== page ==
Richter sale sets living artist record $34.2 million - Page 2
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Thread: Richter sale sets living artist record $34.2 million

  1. #31
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    Quote Originally Posted by QueenGwenevere View Post
    You know, which art people choose to buy and how much they choose to pay for it never really bothers me (beyond the slap-in-the-face of knowing there are people who can drop millions on one small luxury commodity...) People can buy whatever they want, that's their business. What bothers me is the way the Sotheby's/Christies crowd and their ilk treat art as an "investment" with apparently no thought for the actual art.
    That's not inconsistent with how people tend to treat other investments. I've got some money in stuff, it slowly generates more money, but for all I know it could all be supporting an orphan sausage farm off the coast of Newfoundland.

    As for abstract, there's some I like and some I don't. I'm thinking of playing around with 'em myself because why not?

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  2. #32
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    Quote Originally Posted by Kamber Parrk View Post
    So, you would say that, apart from its gold-plated, hoity-toity "chain of custody," the OP's Richter piece lacks intrinsic value?
    Pff, NO art has "intrinsic value", unless it's constructed from several barrels of crude oil or something...

    The monetary "value" depends entirely on what a buyer is willing to pay for it. The artistic "value" depends entirely on who is looking at it, and whether they think it has any.

    To me, Richter is rather boring and I'd place him well below, say, Kline or Frankenthaler or Gottlieb or Krasner, all of whom I like much better. But to some people I'm sure Richter is totally the bee's knees. And some people would reject all of the above because it doesn't look like Bougereau. (Who I also think is mostly boring...) It's all a matter of taste. It's ALWAYS a matter of taste.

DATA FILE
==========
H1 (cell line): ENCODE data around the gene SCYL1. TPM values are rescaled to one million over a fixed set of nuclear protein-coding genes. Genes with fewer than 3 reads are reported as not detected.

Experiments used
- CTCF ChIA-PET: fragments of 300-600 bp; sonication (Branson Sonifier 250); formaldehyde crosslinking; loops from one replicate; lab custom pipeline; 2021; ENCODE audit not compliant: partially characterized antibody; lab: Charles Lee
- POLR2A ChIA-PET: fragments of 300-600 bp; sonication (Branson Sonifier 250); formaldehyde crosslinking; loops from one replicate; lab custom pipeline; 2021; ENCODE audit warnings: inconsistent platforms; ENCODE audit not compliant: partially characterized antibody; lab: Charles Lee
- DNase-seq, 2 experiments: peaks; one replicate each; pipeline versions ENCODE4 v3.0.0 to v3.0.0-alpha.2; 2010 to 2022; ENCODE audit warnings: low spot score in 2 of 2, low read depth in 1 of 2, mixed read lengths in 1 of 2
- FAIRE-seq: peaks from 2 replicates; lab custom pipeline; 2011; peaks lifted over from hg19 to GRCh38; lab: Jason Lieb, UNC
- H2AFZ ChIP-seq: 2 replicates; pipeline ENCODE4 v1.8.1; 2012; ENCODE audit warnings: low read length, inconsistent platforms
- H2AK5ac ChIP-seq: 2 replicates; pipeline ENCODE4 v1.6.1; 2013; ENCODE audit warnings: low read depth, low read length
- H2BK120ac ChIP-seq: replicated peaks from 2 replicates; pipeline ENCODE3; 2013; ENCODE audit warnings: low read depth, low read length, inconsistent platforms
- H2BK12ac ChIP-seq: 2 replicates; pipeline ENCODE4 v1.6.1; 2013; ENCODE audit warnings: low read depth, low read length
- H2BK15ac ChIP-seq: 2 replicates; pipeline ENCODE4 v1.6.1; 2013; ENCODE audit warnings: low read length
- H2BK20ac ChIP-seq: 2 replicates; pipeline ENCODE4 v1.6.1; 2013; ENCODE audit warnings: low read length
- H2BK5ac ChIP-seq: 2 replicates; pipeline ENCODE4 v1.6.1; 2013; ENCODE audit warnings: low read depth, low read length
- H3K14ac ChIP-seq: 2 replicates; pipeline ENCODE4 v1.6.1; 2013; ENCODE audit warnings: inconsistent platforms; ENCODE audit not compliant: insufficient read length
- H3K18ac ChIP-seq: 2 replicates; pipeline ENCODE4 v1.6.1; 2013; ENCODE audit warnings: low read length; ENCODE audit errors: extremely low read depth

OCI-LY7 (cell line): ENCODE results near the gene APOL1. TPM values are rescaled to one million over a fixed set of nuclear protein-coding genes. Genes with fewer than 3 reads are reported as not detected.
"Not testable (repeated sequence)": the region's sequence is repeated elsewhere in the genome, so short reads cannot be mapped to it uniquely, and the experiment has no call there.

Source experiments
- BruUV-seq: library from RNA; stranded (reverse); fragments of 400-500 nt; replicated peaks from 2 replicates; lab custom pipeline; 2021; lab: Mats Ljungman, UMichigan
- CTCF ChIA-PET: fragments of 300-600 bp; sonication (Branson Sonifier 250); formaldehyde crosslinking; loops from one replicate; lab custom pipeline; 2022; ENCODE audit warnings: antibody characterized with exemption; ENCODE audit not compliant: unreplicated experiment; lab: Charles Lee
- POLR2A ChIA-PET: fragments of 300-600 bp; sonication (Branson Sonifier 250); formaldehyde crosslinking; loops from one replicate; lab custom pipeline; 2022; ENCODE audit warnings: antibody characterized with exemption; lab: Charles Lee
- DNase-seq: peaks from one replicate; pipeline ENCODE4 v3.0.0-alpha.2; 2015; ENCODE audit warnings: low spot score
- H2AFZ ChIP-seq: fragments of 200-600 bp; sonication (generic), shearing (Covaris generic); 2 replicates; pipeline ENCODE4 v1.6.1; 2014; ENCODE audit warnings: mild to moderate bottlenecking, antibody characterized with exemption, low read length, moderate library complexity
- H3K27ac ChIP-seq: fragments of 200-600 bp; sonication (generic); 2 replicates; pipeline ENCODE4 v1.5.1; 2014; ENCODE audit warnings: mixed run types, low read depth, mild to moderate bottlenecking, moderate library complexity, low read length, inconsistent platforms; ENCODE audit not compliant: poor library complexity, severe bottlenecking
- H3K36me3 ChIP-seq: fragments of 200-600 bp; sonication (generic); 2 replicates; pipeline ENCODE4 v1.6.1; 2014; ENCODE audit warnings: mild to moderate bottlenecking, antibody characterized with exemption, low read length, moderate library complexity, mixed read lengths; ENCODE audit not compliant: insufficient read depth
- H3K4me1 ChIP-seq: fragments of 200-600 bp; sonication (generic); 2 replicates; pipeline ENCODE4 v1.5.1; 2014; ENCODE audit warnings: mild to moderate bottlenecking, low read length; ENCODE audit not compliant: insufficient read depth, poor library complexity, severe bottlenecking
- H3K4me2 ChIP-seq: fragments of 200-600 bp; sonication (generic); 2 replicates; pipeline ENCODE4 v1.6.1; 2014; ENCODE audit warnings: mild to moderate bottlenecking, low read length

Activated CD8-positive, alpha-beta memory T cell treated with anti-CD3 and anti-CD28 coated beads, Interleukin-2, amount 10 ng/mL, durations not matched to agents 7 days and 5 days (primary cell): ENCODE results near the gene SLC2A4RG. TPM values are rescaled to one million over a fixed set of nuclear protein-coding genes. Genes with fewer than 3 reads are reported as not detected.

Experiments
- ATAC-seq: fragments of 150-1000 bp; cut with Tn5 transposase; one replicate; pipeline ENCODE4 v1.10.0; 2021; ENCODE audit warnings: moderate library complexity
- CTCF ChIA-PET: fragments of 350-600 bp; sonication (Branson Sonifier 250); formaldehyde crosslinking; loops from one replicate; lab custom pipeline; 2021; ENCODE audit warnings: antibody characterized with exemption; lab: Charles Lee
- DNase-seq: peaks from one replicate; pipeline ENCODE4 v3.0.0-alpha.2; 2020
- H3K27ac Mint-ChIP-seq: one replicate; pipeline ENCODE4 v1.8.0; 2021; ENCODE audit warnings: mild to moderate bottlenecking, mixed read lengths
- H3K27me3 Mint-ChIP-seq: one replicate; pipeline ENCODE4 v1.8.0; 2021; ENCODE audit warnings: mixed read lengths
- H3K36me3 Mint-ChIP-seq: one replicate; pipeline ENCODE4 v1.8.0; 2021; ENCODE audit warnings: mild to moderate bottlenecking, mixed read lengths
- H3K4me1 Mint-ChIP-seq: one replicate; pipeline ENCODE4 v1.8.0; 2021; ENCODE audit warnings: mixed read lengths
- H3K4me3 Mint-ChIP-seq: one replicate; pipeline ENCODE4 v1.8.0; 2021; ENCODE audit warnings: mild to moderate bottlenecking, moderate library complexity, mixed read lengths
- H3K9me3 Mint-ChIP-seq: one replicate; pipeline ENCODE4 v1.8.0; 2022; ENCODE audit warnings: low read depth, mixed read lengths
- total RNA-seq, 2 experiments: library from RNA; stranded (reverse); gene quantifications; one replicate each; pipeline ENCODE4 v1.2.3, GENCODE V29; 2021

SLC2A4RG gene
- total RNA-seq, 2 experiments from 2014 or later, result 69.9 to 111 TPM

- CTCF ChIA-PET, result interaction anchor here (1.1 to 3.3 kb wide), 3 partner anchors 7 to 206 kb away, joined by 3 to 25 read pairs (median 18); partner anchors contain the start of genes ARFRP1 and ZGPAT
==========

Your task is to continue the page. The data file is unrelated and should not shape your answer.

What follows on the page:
And no, I can't spell Bougereau.

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  4. #33
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    Quote Originally Posted by Kamber Parrk View Post
    So, you would say that, apart from its gold-plated, hoity-toity "chain of custody," the OP's Richter piece lacks intrinsic value?
    Yeah, going with Queenie on this. I suppose we could argue the word intrinsic but our world has become one of wants as much as needs. So is intrinsic a need or a want? Gold or diamonds have no intrinsic value that we haven't, as a species, given them. Is it that more people have decided that gold has more value than a Richter that gives it more intrinsic value? Too difficult of a discussion for a lazy Sunday.

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    QueenG 'n Bill,

    Fair enough! Yes, probably better to avoid the meandering philosophical paths these things take. . .

    Thing is, if it's all about established artists using the elite galleries as authentication for "investment grade" items, then there's really nothing to stop Richter from going to "Staples," buying a ream of printer paper and "creating" "White Rectangle No. 1," "White Rectangle No.2," etc.

    Anyway, this thread's provided an excuse to surf some high-end gallery websites and see what the wealthy artist superstars and their patrons are up to!

    [I should really get back to housecleaning and deciding whether or not I should scan part of the 30 hours or so of life drawing I have piling up on my living room floor into my SB. . . ]

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  6. #35
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    Quote Originally Posted by Kamber Parrk View Post
    His contemporary work also includes many realist works based, largely, on photographs, whatever anyone might feel about that.
    calling richer's photographic paintings 'realist' seems like an odd choice of phrase. i guess they're based on real photographs...

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  7. #36
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    Quote Originally Posted by cro-magnon View Post
    calling richer's photographic paintings 'realist' seems like an odd choice of phrase.
    Mind if I ask about your thinking behind that statement?

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  8. #37
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    becsause they're essentally an exacting process of blowing up existing photographs in paint, rather than paintings of the things in the photographs. they're a reproduction of all the illusory effects of a photograph. 'realist' doesn't seem an appropriate umbrella.

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